If you really want to get into the ins and outs of the result property, I highly recommend this article by Brian Miller.

Getting back to our code, I’m adding userScore to the raw sub-property of score, since it’s… well… a raw score. I’m also setting the completion property to true, since it does in fact complete this activity.

Our helpful xAPI Wrapper helper library only goes so far in simplifying the creation of our statement, so if we want to really dig in to certain properties, we’ve got to actually use the correct JSON format to define this part of our statement. It’s simple enough, as long as you use the xAPI specification as your guide.

stmt.result = { 
 'score': {
   'raw': userScore
 },
 'completion': true
};

The final line of code just sends our statement.

var resp_obj = ADL.XAPIWrapper.sendStatement(stmt);

With our activity done, let’s work on displaying the scores. I’m going to open up Project > Variables and create a new variable called scores. This will be where we send our score data once we’ve determined what to display. I’ve also added a value of “n/a” just so I’ll know if it’s not working right.

scoresvariable

Next, let’s add a new slide and insert a text caption. Now all you have to do to insert the variable into this text caption is go to your properties menu and select the [X] button in the Character section.

insertvariable1

This will bring up a popup window that lets you select our scores variable from a dropdown menu. By default, the Maximum length is set to 50, but I’m going to bump that up some more just in case. It’s also worth spending a moment to make sure your text caption box (on the slide itself) is big enough to accommodate your leaderboard at this point.

insertvariable2

Now comes the fun part: select the slide and select Actions from the properties menu. On Enter, we’re going to Execute Javascript. Click the Script_Window button and paste the following code:

var search = ADL.XAPIWrapper.searchParams();

search['activity'] = "http://www.willchinda.com/blog/2015/12/06/xapi-captivate-part-2/";
var res = ADL.XAPIWrapper.getStatements(search);

var stmts = res.statements;

var topscores = stmts.sort(function(a, b) { return a.result.score.raw < b.result.score.raw ? 1 : -1; }).slice(0, 10);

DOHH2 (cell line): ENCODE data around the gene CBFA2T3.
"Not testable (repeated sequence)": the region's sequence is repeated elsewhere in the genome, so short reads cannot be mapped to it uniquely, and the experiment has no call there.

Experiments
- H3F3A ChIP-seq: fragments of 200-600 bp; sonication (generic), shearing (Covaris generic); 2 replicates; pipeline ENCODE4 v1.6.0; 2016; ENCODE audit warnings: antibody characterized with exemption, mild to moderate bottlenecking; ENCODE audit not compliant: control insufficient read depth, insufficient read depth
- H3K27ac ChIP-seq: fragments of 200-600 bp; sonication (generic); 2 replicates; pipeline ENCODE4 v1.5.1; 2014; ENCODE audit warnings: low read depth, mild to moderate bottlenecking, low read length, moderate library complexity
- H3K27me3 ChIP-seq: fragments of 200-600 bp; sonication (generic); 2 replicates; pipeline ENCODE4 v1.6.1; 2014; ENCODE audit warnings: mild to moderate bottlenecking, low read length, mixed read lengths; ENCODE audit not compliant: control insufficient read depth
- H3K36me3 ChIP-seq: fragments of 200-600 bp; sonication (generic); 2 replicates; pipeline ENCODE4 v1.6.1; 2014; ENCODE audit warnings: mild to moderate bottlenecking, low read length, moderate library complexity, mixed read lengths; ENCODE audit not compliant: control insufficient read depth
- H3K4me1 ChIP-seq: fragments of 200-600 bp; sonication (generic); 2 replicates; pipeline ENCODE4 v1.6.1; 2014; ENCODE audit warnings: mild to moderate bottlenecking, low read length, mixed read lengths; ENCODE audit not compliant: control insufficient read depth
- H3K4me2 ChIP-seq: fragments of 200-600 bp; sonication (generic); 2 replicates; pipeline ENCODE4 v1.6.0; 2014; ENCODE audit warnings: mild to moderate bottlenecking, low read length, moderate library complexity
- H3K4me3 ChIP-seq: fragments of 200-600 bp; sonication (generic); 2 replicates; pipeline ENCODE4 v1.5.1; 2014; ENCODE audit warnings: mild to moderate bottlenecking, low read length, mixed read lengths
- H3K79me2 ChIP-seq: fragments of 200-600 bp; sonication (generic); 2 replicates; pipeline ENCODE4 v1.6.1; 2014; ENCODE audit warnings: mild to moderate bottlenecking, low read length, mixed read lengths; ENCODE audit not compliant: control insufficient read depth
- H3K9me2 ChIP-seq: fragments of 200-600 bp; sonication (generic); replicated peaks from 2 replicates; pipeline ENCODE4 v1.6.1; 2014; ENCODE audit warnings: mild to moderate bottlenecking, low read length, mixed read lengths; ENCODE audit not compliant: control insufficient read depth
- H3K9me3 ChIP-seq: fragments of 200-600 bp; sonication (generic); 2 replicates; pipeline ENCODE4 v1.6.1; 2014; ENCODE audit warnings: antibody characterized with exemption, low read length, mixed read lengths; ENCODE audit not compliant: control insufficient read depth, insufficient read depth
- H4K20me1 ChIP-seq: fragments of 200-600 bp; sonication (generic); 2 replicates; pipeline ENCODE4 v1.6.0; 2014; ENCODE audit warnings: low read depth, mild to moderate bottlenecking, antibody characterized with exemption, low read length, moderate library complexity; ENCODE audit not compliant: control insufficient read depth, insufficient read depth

var leaderboard = "";

for (var i = 0; i < topscores.length; i++) {
 
  var cleanName = JSON.stringify(topscores[i].actor.name);
  var nameLength = cleanName.length;
  cleanName = cleanName.slice(1,nameLength-1);

  leaderboard += cleanName + " scored " + JSON.stringify(topscores[i].result.score.raw) + "<br />";
}

window.cpAPIInterface.setVariableValue("scores",leaderboard);

Let’s unpack this and explain what’s going on in each section.

For starters, we’re going to use xAPIWrapper’s search functionality, by creating a variable called search that will store our parameters. We’re then going to assign our activity ID as a search parameter under ‘activity.’ Then, we perform our search and save our results to the variable stmts.

var search = ADL.XAPIWrapper.searchParams();

search['activity'] = "http://www.willchinda.com/blog/2015/11/30/xapi-captivate-part-2/";
var res = ADL.XAPIWrapper.getStatements(search);

var stmts = res.statements;

Next, we have to sort our statements in descending order by raw score. Then, we use the slice command to only keep the top 10 (if you want to show the top 5 or 20 or 78, just change that second number) and save it to a variable called topscores.

var topscores = stmts.sort(function(a, b) { return a.result.score.raw < b.result.score.raw ? 1 : -1; }).slice(0, 10);

Now comes the funky stuff. I’m going to start off by initializing a variable leaderboard and assigning it the value of “” because I want to add strings to it.

Then, I’m going to create a loop that will run as many times as there are elements in topscores (in this case, the loop will run up to 10 times). Every time it runs, it’s going to pull out the actor’s name from topscores and remove the quotes around it (it finds how many characters are in the name, saving it to namelength, then uses that to determine how many characters in to chop off). I’m not sure why the actor’s name always comes back with quotes around it, but for the sake of prettiness, I want to chop them off.